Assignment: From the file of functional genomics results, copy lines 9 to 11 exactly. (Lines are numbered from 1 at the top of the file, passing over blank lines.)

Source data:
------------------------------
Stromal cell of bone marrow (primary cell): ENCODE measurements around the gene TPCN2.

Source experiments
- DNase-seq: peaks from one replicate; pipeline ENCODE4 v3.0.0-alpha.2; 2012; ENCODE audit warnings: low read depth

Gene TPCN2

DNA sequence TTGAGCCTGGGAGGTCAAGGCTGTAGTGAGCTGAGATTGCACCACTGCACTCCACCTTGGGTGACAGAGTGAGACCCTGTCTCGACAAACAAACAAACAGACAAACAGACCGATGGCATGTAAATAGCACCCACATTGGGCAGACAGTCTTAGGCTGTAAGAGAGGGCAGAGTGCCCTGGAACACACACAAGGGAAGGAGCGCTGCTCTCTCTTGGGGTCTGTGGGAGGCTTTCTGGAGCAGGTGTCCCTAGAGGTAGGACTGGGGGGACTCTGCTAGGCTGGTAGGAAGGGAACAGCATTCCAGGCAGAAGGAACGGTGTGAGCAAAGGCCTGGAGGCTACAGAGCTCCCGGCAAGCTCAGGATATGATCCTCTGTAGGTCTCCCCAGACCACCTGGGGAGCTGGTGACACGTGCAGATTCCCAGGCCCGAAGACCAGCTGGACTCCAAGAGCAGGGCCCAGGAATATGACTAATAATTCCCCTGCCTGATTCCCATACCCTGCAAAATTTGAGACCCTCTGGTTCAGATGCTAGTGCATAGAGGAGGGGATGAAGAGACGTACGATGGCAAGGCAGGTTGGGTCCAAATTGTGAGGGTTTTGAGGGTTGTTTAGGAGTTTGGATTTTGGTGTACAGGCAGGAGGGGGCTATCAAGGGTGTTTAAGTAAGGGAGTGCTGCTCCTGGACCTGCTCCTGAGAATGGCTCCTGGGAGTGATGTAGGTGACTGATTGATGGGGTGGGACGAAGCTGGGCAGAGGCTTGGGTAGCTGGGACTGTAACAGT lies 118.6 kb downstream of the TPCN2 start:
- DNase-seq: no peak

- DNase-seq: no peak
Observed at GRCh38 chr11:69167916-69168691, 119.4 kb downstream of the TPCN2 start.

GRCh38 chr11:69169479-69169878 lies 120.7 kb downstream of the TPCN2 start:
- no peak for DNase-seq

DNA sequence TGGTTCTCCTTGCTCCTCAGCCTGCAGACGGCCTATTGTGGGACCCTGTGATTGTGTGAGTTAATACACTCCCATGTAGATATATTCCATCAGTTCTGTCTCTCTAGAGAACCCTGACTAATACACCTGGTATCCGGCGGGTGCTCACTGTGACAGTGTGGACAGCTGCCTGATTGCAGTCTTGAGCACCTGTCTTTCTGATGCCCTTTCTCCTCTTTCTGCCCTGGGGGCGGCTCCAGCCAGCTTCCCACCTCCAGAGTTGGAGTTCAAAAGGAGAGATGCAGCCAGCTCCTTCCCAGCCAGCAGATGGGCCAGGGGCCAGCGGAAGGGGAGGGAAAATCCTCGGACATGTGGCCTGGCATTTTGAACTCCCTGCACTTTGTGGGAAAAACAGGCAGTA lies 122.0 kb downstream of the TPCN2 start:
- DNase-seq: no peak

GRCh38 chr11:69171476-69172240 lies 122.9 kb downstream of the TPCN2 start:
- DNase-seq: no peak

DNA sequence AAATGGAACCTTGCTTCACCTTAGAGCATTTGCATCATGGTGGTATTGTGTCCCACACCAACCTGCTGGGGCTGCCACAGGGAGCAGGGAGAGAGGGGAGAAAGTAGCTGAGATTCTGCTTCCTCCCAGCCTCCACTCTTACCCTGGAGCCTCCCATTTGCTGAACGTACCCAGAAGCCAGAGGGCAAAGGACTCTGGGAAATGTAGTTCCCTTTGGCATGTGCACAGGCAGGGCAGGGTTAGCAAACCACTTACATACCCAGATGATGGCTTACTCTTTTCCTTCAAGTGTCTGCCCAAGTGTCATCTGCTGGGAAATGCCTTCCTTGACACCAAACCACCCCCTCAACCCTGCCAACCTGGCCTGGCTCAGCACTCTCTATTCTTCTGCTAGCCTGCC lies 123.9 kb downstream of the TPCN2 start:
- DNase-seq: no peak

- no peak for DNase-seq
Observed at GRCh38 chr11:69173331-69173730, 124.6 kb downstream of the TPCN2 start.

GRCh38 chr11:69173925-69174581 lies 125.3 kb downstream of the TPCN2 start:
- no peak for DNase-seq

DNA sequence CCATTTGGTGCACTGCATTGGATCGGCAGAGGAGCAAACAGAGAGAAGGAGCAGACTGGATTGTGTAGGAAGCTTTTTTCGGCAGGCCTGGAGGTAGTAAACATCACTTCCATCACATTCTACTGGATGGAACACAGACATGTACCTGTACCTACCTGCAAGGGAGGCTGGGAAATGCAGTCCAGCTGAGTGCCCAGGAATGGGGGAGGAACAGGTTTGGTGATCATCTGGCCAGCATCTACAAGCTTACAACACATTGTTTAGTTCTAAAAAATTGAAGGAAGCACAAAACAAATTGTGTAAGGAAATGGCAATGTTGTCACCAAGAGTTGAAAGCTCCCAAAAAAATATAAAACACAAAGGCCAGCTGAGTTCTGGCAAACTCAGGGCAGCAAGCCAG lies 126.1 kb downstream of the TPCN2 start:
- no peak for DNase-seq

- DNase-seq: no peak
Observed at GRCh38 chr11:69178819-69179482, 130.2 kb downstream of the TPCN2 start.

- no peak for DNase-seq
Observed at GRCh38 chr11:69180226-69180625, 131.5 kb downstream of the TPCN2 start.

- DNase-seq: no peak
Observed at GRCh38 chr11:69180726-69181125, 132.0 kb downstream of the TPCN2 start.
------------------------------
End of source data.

GRCh38 chr11:69169479-69169878 lies 120.7 kb downstream of the TPCN2 start:
- no peak for DNase-seq

DNA sequence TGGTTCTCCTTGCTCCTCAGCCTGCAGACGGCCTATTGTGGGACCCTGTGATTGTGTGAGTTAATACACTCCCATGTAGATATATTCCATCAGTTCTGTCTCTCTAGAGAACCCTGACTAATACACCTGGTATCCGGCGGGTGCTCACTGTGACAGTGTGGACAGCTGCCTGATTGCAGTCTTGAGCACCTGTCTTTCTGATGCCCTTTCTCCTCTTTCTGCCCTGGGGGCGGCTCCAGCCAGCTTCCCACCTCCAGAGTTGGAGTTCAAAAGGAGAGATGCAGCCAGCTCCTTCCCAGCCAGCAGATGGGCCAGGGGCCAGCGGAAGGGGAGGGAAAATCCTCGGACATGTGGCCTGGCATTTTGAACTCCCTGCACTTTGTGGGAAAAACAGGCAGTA lies 122.0 kb downstream of the TPCN2 start: